You Know You Live in a Small Town When …
Kid Number Two heads off for football camp for college in another week, so I spent the weekend combing the house for his cleats and making sure he was packing toothpaste so he can find a girlfriend so I can die happy. In between, he and I — his name’s Jake — took a trip to the mall to find him a new pair of jeans. Our mission successfully concluded, we drove home to find a gaggle of 12-year-old girls on our front porch.
One of them pounced on us as soon as we got out of the car. “My name is Maya,” she announced, “and we’re here for the MCAA.” She had a clipboard in one hand and some sort of flier in the other.
“The MCAA?” I echoed, wading through the gaggle with my bags. That was a new one. We get kids coming by all the time to try to sell us candy bars and cookie dough and make-your-own-pizza kits, but usually not that many kids at once. “Never heard of it.”
“It doesn’t matter,” another of the girls announced cheerfully. “We’ve already got somebody here who’s donating.”
“Really?” I opened the front door and went inside, followed by Jake, then hollered for my husband: “Doug? Are you taking care of these kids?”
“I got it,” he said from the dining room table, where he had his laptop open and was writing a check. And that was all I thought about the MCAA until a few hours later, when I drove home from another get-the-kid-off-to-college errand to find a police car parked at our house and a cop on the front porch, talking to Jake.
Jesus Christ, what’s that kid done now that’s going to keep him from going off to college? was the rather uncharitable question that ran through my head. But Jake and the policeman both seemed in good spirits, I saw as I got out of the car. Jake, in fact, was grinning from ear to ear. “Hey Mom,” he said, “remember those kids who were at the door? It was a scam!”
“Really? I knew it — I knew it!” I declared, nodding hello at the policeman, who was Officer Weber. Officer Weber, it turned out, was great friends with Jake because Jake used to work at our town’s Wawa, and you get to know all the police officers when you work at Wawa. In fact, I’d interrupted their discussion of the benefits of a computer science major, which is what Jake is studying at college and what Officer Weber was saying he would have studied if he could do it all over again. But instead he’d become a policeman, and when somebody a few blocks over had complained about the girls who were panhandling, he busted them and found Doug’s check for $10 in their possession. And since we live in a small town, he didn’t really bust them, just told them to cut it the hell out and confiscated the check, which he drove to our house to give back to Doug. He knew Doug’s address because it was on the check, but he also knew Doug because his stepson had been in Cub Scouts with Jake way back when, and more recently when Doug’s PT Cruiser broke down on our town’s main drag when he and Jake were driving it home from the car-repair shop where he’d just had it fixed — the boys who’d worked on it had failed to hook the water pump back up — Officer Weber was in the car immediately behind them, and drove to the car-repair shop and got the boys and brought them back and had them fix the problem right there on High Street.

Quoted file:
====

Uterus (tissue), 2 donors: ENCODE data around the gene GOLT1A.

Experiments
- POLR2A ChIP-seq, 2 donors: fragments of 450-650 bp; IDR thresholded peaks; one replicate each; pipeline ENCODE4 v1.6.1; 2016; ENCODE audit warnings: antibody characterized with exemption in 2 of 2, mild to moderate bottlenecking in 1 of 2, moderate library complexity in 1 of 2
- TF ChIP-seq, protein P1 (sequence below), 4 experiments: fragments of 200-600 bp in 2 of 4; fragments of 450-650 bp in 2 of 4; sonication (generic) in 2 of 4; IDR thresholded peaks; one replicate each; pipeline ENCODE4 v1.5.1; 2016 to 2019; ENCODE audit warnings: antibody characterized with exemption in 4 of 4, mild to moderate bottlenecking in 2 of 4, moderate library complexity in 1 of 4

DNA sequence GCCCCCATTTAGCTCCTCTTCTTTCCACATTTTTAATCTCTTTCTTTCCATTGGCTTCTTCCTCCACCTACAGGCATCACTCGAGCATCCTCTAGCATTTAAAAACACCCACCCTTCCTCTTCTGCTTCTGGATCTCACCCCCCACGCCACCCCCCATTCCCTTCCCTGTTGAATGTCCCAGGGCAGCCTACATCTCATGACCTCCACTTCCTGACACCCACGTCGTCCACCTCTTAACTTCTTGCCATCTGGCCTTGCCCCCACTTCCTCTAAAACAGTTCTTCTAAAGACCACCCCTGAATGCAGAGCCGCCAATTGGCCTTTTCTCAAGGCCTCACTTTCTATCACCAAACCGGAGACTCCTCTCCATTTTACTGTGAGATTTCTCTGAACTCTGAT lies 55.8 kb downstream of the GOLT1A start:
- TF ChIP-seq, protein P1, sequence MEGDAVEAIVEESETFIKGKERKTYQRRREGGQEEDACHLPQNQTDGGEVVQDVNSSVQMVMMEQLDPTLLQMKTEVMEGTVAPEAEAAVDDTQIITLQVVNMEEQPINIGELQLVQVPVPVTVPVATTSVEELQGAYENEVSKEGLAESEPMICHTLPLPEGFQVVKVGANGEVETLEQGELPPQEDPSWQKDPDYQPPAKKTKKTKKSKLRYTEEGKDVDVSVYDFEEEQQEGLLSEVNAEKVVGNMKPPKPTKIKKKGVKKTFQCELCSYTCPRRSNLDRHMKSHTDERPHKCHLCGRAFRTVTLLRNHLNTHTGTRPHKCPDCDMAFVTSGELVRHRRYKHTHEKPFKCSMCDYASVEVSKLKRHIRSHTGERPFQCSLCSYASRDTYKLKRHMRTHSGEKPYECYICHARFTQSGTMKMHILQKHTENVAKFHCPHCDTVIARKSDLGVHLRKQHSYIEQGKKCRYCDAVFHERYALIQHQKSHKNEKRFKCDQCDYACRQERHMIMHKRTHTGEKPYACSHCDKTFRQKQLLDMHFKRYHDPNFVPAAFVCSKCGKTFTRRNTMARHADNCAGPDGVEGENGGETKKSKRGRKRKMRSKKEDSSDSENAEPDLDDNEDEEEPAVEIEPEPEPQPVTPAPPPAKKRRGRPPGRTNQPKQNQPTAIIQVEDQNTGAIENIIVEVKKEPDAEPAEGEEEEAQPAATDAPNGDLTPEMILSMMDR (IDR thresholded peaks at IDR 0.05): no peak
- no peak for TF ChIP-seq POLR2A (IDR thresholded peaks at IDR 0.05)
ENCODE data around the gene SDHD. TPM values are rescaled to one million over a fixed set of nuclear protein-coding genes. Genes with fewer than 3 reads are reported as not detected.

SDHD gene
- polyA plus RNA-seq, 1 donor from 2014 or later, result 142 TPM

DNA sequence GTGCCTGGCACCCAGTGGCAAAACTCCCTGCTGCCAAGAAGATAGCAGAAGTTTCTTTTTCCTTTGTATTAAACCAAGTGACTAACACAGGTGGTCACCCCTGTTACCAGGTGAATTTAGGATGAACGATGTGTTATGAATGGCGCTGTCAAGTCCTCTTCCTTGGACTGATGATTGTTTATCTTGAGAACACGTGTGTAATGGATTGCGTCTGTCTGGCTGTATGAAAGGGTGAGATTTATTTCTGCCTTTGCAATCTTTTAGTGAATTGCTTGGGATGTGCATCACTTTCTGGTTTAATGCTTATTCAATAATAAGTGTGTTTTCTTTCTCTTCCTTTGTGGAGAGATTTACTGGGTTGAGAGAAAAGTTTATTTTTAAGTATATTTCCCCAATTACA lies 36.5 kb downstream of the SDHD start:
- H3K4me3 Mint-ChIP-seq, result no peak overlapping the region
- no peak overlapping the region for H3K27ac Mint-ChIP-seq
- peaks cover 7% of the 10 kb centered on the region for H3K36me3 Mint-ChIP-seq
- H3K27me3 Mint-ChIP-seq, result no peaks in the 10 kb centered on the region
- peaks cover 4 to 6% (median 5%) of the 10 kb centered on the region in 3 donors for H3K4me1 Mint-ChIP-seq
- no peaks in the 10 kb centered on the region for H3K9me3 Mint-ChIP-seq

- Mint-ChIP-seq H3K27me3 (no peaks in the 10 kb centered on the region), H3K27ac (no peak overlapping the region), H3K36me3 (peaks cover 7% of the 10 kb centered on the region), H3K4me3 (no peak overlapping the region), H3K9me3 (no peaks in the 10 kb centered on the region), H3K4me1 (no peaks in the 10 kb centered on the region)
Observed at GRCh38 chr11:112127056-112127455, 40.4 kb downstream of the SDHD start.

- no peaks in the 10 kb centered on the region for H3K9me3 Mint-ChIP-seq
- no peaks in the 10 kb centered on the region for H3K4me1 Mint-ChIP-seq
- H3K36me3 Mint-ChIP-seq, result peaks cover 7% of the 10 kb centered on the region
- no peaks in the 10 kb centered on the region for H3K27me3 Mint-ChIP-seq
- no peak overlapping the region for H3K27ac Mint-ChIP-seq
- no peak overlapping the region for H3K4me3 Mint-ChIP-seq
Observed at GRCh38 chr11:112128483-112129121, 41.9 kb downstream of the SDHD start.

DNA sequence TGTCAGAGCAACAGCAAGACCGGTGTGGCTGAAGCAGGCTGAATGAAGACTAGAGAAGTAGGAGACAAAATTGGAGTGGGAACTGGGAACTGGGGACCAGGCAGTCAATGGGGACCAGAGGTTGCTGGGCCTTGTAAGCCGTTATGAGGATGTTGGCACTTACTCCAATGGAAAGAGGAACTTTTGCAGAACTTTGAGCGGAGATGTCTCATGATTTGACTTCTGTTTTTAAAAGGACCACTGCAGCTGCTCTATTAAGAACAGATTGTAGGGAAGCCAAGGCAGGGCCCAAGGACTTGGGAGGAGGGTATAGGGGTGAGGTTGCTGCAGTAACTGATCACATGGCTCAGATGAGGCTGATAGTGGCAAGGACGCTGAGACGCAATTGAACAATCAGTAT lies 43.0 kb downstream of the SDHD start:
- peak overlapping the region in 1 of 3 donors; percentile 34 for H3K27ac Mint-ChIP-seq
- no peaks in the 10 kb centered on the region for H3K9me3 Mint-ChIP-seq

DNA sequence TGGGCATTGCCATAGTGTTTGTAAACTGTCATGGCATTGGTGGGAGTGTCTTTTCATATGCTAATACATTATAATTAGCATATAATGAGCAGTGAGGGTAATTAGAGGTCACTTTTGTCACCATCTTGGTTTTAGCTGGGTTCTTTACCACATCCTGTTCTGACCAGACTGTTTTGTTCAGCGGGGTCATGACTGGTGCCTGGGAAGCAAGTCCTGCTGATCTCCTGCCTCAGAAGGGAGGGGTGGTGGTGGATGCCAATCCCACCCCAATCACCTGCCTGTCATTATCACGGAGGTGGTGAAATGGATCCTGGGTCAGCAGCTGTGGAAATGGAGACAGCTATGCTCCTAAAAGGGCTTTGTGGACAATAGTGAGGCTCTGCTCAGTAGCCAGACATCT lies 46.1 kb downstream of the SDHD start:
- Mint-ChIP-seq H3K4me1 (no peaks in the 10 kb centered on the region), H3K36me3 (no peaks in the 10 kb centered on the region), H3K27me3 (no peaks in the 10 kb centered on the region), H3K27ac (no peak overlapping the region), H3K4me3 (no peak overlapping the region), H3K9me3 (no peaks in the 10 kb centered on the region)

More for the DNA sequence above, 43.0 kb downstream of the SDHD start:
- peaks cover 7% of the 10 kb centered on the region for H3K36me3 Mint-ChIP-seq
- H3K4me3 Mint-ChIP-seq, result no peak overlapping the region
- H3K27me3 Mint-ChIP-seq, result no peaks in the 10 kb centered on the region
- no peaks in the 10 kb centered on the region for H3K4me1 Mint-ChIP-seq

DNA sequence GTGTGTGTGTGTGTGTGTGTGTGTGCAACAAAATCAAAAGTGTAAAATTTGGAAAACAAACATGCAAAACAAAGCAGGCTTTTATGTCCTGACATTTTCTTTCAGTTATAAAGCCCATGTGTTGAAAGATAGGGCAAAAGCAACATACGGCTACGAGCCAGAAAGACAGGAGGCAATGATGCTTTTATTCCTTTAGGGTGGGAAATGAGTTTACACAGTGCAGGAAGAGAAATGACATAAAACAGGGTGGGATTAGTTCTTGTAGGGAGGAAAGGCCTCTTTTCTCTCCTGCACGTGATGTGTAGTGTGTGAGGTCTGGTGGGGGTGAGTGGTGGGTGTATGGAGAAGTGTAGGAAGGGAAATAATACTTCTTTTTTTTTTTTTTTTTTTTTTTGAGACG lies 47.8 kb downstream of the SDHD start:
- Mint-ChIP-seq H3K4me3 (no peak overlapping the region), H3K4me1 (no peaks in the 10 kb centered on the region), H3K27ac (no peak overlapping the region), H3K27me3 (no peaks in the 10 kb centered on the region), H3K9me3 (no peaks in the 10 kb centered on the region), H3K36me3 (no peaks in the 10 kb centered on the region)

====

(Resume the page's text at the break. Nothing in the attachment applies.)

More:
“He’s an easy mark,” Officer Weber said now, regarding Doug. “He’s such a nice guy.” Which he is. But he’s also really gullible. So Officer Weber and Jake finished talking about computer science while I brought in my bags, and after a while Doug got home from the pool, where he’d been swimming laps, and Jake and I laughed at him for falling for the girls’ story.
“But I checked it out online!” Doug said indignantly. In fact, that was what he’d been doing when we walked in — typing “MCAA” into Google to make sure the organization the girls were collecting for, with their poignant tales of exciting trips taken and sports events participated in, really did exist. There are, it happens, a number of organizations with the acronym “MCAA.” Some of them have to do with sports. But none of them are around here, and Doug hadn’t gone any further than that initial Google. “And they had a brochure! Okay, it was a little dog-eared, but still …”
“You know, that’s a pretty elaborate scam for a bunch of little girls to pull off,” Jake noted admiringly.
“They told me they could take a check!” Doug was really getting worked up now. “What were they going to do with a check?”
I didn’t have time to wonder about that; I had to find the missing tie to Jake’s bathrobe.
Now that our children are more or less out of the house for good, Doug and I have been discussing moving back into the city. The idea is alluring — all that cul-chah, the Orchestra, the Art Museum, restaurants that aren’t chains. But on a perfect summer Sunday, there’s a lot to be said for a small town where the police show up at the door with the check you wrote a couple hours beforehand to a nonexistent charity—not to mention one where half a dozen little girls spontaneously decide to spend their day going door-to-door to fleece their neighbors. Let it never be said that the children lack for gumption around here.